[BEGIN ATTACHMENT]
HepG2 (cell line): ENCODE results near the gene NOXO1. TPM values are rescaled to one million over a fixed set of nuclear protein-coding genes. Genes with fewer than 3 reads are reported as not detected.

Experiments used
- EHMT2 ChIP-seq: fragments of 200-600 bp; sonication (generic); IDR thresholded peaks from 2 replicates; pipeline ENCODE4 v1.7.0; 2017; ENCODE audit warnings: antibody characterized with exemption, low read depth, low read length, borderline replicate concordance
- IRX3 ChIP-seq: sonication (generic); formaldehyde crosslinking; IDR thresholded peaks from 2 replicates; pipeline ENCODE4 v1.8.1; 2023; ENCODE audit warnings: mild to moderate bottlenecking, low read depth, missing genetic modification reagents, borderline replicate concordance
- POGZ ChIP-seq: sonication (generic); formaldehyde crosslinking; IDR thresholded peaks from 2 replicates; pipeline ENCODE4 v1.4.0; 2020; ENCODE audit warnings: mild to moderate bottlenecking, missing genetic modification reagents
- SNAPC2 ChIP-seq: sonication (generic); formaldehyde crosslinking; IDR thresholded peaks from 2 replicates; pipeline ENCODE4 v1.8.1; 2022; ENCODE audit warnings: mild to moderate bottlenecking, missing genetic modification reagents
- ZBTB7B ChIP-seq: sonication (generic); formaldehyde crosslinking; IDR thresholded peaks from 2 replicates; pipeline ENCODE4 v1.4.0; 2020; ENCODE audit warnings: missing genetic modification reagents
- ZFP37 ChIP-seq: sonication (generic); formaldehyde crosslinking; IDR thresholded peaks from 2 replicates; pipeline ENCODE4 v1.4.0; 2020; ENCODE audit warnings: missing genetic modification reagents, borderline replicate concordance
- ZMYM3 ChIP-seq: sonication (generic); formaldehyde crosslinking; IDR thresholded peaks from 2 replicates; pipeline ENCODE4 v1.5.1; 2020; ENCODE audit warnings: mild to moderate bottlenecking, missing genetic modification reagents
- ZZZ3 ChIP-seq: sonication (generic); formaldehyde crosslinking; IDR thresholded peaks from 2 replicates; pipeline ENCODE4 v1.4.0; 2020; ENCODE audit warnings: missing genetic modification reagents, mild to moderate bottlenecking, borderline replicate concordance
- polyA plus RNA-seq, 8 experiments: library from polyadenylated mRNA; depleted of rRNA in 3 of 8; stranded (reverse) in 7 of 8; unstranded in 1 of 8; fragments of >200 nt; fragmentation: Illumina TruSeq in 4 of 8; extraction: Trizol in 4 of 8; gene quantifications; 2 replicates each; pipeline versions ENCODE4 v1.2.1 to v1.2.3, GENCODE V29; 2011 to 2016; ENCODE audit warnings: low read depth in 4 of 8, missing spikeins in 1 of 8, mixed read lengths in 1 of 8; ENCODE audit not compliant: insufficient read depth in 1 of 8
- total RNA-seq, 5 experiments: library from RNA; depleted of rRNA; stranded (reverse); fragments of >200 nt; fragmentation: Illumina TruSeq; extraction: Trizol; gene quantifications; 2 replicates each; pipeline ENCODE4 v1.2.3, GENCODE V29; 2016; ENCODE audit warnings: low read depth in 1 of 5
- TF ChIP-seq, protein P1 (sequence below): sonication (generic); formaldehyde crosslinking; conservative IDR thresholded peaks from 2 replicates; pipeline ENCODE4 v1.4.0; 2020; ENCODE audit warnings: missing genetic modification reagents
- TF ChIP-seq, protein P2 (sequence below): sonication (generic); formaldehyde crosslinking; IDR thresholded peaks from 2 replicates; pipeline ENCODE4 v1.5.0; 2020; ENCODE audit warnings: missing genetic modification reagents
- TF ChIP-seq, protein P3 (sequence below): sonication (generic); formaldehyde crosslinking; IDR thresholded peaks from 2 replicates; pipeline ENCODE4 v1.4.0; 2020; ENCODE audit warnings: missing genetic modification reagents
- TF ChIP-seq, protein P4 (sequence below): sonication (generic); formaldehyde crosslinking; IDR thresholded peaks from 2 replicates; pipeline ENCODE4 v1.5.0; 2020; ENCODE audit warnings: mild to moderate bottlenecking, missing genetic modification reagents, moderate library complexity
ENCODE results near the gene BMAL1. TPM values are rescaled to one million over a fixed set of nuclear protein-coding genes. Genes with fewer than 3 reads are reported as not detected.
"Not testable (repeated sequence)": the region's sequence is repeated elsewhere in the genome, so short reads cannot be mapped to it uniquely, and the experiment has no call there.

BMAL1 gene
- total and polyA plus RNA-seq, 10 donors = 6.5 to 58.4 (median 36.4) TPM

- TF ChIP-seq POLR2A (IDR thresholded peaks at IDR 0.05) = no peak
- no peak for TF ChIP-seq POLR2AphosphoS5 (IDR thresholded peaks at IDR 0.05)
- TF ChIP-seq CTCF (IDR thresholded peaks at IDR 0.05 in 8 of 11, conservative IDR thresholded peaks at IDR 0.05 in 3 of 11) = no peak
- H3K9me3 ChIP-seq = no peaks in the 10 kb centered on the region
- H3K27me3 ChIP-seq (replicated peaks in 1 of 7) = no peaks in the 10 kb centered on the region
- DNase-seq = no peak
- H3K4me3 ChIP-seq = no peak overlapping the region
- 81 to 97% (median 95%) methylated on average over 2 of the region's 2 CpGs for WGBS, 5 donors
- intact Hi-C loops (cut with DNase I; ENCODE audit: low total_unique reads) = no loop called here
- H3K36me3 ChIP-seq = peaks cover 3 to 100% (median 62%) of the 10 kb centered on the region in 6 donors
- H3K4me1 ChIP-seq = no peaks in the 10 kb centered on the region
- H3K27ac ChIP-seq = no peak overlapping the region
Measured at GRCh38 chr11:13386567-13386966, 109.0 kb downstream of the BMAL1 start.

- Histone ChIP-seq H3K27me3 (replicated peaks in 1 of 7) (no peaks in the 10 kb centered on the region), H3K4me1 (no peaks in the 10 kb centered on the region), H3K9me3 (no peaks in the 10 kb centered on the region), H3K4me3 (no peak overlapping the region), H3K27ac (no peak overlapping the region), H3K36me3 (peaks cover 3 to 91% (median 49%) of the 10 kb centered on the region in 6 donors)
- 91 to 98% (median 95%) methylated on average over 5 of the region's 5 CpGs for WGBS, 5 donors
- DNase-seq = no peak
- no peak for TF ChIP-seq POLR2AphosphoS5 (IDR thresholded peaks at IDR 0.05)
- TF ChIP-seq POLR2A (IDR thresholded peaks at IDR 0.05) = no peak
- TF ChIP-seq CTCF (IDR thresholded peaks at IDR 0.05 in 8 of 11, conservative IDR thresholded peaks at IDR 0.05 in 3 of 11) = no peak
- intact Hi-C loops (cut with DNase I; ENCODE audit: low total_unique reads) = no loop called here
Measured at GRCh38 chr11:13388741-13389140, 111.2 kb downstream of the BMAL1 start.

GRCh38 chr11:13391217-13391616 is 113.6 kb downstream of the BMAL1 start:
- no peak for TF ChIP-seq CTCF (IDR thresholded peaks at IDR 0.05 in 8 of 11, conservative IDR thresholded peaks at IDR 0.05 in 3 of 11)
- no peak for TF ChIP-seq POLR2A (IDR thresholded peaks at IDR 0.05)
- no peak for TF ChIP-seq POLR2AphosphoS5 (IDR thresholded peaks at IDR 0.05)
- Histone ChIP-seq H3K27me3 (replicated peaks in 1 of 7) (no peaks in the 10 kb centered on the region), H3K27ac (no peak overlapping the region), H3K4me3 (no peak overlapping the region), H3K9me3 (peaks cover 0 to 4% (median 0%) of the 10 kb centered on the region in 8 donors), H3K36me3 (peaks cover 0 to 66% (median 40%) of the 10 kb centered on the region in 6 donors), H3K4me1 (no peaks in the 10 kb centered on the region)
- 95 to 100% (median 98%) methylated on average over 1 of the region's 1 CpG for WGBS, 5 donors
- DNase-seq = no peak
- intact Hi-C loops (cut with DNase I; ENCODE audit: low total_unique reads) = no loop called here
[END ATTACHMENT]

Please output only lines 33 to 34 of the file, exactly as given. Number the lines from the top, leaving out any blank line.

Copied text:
Measured at GRCh38 chr11:13386567-13386966, 109.0 kb downstream of the BMAL1 start.

- Histone ChIP-seq H3K27me3 (replicated peaks in 1 of 7) (no peaks in the 10 kb centered on the region), H3K4me1 (no peaks in the 10 kb centered on the region), H3K9me3 (no peaks in the 10 kb centered on the region), H3K4me3 (no peak overlapping the region), H3K27ac (no peak overlapping the region), H3K36me3 (peaks cover 3 to 91% (median 49%) of the 10 kb centered on the region in 6 donors)